Vecino Group's Arthaus project had its turn before the public on Tuesday as they pursue a tax abatement from the Tompkins County Industrial Development Agency.
The meeting started with a presentation from Vecino's Molly Chiang to refresh the crowd about the specifications of the project. It's still 124 affordable units, with 40 of the unites set aside for formerly homeless you th and families with on-site supportive services from TC Action, as well as artist-focused amenities. "Affordable" in this case will include rents for people making 50-80 percent of Area Median Income, which means that rents for studios will be between $737 and $1180 per month, up to 1,095 and 1,752 for a three-bedroom apartment, the highest price.
In total, the project is asking for slightly over $4.5 million in tax breaks over 30 years, and projects $28.79 million in private investment generated by the project. During those 30 years, Vecino is proposing to pay $3.73 million in new property taxes as the land's value increases from the project.
Bill Benson, a neighboring resident, said that while he supports the sentiment of the project, he feels that it is too out of character with the rest of the surrounding area.
"There's no one I know, both living on the West Hill or any of my friends, that are in any way opposed to trying to get affordable housing into Ithaca in the best way possible," Benson said. "What I'm here to point out is this is a totally out of character, huge complex that does not fit into my neighborhood. [...] It is one big block of concrete, with windows the size of prison slits."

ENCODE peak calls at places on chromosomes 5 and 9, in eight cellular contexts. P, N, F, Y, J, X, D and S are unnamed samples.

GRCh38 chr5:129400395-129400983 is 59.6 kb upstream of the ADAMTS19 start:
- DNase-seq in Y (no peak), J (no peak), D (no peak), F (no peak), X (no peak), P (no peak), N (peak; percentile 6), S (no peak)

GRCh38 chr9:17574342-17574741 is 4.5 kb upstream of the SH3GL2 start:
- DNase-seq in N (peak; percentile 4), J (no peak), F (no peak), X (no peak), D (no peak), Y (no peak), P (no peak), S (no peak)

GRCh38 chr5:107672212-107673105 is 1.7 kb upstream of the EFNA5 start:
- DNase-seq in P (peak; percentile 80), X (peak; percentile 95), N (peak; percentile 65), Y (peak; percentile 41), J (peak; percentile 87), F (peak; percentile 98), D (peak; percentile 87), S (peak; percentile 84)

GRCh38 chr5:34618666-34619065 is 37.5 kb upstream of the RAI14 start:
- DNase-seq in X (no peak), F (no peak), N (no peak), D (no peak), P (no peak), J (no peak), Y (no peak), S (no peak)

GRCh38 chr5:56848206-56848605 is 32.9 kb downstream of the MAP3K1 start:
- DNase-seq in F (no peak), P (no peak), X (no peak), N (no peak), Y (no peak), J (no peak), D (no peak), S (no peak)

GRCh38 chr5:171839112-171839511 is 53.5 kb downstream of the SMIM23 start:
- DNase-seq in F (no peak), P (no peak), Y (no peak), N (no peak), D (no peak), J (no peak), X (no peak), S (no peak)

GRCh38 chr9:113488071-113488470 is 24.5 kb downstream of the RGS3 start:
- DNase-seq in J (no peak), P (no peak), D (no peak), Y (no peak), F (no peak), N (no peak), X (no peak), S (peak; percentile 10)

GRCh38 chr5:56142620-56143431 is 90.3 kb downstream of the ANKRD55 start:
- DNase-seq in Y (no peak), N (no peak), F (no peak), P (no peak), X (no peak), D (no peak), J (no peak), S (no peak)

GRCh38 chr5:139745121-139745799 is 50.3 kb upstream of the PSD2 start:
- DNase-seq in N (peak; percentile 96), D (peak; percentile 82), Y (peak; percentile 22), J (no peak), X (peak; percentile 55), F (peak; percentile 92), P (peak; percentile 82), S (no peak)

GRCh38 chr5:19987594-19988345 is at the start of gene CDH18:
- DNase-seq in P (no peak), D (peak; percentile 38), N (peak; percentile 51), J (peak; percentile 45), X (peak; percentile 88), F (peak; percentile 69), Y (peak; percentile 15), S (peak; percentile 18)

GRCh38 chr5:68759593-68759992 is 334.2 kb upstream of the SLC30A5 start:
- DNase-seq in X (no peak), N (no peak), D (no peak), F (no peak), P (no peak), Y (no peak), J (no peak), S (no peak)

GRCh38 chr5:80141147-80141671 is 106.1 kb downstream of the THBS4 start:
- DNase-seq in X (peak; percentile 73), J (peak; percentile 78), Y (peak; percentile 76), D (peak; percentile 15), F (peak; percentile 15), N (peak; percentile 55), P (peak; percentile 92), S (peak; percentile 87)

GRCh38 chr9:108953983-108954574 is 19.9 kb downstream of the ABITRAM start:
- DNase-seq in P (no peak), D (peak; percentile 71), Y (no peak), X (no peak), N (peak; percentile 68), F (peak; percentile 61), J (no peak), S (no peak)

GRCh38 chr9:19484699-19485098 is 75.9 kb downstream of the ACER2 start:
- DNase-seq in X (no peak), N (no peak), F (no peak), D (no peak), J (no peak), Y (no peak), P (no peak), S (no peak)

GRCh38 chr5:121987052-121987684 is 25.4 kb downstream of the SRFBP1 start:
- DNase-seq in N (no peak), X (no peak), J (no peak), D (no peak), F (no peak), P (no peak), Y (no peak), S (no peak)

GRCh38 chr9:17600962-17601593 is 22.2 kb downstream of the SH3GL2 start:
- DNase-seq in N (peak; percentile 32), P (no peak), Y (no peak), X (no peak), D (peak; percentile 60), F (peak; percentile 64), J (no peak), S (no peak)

Most of the criticism for the proposal was reserved for the building's design, which was alternately described as both ugly and too large. There isn't much of a chance for the project's leaders to respond during these types of meetings, though it might set up questions that can be asked when the TCIDA officially decides on the project's abatement at their May monthly meeting.
"I'm very disappointed that after lots of thought, this is what we come up with," Ithaca resident Kathleen Halton said.
Common Council member George McGonigal also weighed in, reiterating his previously stated remarks that while the Waterfront District was rezoned to include housing, its primary use should still be industrial developments.
"I admire Vecino and their purpose," McGonigal said. "My concern is that the size of this project is so large that it will decrease the industrial viability of our last remaining industrial zone. This is where we should be growing jobs, and the size of this project compromises that."
The project will return before the TCIDA on May 8.